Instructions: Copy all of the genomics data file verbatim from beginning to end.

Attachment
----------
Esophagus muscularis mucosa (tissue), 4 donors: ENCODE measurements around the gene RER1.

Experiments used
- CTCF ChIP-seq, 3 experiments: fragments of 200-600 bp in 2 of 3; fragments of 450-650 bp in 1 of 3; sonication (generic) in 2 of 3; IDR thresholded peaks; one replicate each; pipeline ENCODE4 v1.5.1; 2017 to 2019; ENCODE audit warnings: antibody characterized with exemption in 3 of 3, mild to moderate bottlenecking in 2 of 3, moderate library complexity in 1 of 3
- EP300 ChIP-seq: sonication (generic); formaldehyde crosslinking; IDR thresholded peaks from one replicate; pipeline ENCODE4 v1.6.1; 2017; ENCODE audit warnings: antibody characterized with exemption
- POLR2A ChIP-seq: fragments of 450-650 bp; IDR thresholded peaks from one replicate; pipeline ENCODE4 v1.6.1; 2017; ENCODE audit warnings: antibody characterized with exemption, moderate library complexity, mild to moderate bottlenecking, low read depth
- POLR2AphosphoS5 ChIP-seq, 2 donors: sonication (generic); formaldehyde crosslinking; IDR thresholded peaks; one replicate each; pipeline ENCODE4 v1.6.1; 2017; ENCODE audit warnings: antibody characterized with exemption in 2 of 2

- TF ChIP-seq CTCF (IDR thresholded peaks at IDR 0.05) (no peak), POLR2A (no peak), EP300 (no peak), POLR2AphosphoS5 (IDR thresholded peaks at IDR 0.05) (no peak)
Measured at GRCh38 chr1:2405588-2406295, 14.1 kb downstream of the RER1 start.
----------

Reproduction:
Esophagus muscularis mucosa (tissue), 4 donors: ENCODE measurements around the gene RER1.

Experiments used
- CTCF ChIP-seq, 3 experiments: fragments of 200-600 bp in 2 of 3; fragments of 450-650 bp in 1 of 3; sonication (generic) in 2 of 3; IDR thresholded peaks; one replicate each; pipeline ENCODE4 v1.5.1; 2017 to 2019; ENCODE audit warnings: antibody characterized with exemption in 3 of 3, mild to moderate bottlenecking in 2 of 3, moderate library complexity in 1 of 3
- EP300 ChIP-seq: sonication (generic); formaldehyde crosslinking; IDR thresholded peaks from one replicate; pipeline ENCODE4 v1.6.1; 2017; ENCODE audit warnings: antibody characterized with exemption
- POLR2A ChIP-seq: fragments of 450-650 bp; IDR thresholded peaks from one replicate; pipeline ENCODE4 v1.6.1; 2017; ENCODE audit warnings: antibody characterized with exemption, moderate library complexity, mild to moderate bottlenecking, low read depth
- POLR2AphosphoS5 ChIP-seq, 2 donors: sonication (generic); formaldehyde crosslinking; IDR thresholded peaks; one replicate each; pipeline ENCODE4 v1.6.1; 2017; ENCODE audit warnings: antibody characterized with exemption in 2 of 2

- TF ChIP-seq CTCF (IDR thresholded peaks at IDR 0.05) (no peak), POLR2A (no peak), EP300 (no peak), POLR2AphosphoS5 (IDR thresholded peaks at IDR 0.05) (no peak)
Measured at GRCh38 chr1:2405588-2406295, 14.1 kb downstream of the RER1 start.